Cloud-based IT may be a good replacement for in-house computing in retail stores, but not without some level-headed thinking and careful planning.
For years, retailers have deployed standalone servers in far-flung stores to both complement and back up centralized IT. If the central datacenter gets overtaxed or runs into a problem, the thinking goes, remote stores can continue to function off their local servers. Transactions can be handled locally and sent later to HQ -- a technique known as "store and forward." Banks often have similar setups.
Naturally, there are IT costs locked up in this strategy, starting with paying for all that local hardware and software. There are technical support and maintenance costs, as well.
It's no wonder that many retailers are starting to look at cloud-based solutions as a way to cut costs and improve the uptime and quality of their IT services. But there are catches there, too. What if the cloud service happens to fail? Do the cloud supplier's SLAs go far enough to keep stores online through thick and thin? With local processing no longer in place, stores will be wholly dependent on a remote service. Should it fail, so likely will customer satisfaction and loyalty.
What do you do if you're charged with setting up or maintaining the health of a distributed network for retail outlets? Here's my advice:
• Avoid single points of failure in IT infrastructure that support retail operations, no matter if that infrastructure is up in the cloud and or located on-premises.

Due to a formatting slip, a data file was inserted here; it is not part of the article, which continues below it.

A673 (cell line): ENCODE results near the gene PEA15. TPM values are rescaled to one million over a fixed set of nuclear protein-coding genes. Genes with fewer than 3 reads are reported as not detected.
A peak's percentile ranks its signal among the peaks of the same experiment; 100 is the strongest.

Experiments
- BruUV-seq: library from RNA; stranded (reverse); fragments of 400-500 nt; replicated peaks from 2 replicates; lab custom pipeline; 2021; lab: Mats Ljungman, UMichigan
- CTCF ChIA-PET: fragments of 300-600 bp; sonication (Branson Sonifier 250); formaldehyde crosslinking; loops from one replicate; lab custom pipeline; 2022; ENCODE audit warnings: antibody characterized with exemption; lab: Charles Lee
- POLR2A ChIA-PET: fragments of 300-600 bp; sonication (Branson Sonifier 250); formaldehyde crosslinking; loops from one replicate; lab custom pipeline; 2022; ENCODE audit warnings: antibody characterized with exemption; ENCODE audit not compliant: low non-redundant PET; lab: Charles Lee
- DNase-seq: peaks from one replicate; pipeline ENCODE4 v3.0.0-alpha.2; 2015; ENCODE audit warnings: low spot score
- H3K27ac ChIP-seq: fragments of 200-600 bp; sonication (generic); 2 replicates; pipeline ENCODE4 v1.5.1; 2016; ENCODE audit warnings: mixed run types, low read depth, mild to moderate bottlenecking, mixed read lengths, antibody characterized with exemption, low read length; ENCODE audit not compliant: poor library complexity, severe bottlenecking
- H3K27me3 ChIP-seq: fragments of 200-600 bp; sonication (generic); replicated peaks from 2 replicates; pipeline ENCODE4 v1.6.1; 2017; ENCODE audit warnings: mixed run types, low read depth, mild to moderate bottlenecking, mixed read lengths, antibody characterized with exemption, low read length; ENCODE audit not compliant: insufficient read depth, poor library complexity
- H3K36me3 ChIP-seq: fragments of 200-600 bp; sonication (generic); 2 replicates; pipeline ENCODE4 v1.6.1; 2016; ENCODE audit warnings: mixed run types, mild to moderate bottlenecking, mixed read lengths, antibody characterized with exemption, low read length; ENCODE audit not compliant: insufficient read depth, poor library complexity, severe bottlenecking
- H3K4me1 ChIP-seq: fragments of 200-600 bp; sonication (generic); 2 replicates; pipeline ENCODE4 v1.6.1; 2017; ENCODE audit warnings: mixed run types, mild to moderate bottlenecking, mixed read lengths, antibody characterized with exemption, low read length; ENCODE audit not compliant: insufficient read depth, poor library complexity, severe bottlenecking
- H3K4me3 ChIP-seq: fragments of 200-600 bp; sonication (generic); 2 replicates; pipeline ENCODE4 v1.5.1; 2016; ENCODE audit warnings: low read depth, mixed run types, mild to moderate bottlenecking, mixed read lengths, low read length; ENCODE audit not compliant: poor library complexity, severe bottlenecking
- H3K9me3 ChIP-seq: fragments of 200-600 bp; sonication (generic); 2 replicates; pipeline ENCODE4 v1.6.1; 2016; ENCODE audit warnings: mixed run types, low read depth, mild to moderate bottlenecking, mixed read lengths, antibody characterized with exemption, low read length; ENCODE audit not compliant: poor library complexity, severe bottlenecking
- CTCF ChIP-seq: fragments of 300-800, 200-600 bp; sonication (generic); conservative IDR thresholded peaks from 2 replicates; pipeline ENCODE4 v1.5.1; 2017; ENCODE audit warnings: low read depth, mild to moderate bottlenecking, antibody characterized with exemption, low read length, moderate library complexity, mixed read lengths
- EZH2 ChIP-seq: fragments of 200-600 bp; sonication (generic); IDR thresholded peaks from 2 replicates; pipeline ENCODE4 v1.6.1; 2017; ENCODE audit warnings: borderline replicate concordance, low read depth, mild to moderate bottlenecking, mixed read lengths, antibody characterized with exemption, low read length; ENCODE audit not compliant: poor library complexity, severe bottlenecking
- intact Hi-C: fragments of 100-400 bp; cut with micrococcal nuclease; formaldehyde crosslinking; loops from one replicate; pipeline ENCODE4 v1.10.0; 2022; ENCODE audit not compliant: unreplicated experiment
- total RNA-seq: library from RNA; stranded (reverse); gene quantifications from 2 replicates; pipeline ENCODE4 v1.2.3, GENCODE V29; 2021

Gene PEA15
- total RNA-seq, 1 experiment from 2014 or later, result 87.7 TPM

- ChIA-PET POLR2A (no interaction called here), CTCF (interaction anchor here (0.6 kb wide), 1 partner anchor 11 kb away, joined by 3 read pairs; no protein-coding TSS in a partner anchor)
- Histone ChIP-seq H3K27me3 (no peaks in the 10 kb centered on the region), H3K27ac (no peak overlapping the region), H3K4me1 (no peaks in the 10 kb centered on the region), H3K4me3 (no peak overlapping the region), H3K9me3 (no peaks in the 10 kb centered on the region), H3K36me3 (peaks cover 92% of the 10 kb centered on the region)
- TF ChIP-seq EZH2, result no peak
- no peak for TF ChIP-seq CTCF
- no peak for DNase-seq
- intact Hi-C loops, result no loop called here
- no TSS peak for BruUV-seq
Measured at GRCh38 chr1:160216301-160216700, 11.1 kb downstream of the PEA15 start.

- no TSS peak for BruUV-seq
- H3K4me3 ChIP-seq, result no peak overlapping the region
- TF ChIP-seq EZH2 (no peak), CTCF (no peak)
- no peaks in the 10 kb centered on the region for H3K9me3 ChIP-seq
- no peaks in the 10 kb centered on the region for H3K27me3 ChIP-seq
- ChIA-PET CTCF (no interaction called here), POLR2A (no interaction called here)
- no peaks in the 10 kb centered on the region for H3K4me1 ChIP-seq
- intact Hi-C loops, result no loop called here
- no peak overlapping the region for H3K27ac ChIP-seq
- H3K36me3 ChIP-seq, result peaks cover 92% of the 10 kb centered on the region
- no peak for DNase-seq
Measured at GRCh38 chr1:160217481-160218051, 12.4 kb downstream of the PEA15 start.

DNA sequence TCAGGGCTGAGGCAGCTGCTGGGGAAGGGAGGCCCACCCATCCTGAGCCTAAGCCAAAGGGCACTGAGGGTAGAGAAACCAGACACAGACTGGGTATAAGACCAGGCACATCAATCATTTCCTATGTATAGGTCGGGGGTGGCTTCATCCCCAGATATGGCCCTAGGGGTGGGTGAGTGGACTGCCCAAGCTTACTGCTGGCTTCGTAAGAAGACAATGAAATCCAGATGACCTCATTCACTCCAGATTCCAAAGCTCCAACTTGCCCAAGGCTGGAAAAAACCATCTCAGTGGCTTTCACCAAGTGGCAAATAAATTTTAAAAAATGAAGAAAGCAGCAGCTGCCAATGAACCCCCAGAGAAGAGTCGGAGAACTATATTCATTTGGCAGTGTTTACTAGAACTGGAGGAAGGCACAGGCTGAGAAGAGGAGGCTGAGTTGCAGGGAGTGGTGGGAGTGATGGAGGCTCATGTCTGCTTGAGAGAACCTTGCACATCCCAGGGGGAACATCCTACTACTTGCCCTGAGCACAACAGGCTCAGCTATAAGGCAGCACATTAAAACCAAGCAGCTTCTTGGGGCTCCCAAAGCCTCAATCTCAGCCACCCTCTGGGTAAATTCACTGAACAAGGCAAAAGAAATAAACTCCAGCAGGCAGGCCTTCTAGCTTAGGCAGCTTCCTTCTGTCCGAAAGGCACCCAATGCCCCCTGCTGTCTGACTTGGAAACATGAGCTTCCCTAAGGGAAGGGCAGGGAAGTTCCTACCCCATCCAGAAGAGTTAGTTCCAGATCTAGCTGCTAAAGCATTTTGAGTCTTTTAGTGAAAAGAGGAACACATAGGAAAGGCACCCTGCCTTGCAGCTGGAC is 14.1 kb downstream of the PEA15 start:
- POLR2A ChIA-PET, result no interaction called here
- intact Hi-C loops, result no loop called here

• Work closely with business managers and those in remote retail outlets to understand the levels of service that the organization is promising to its customers. Is IT ready to back up those promises?
• Get dial-in and mobile support strategies in place to service remote stores without having to physically visit them. Make sure there's a trouble-ticket system capable of documenting problems and keeping the support team and end users connected so that when problems occur, everyone can be kept informed of what's going on.
• Never engage a vendor to provide localized tech support or even a cloud solution without a firm set of SLAs in hand that detail the supplier's commitments for uptime and service.
• Remember that when all is said and done, it's the end business that matters most, not IT, per se. Sometimes the latest and greatest technology will not be the best choice. Physical servers running out in the field may still be a better choice than the spiffiest and most promising new cloud service.
Who knows, perhaps all computing will eventually make it up into the cloud. But for now, there are important choices to make. Your thoughts?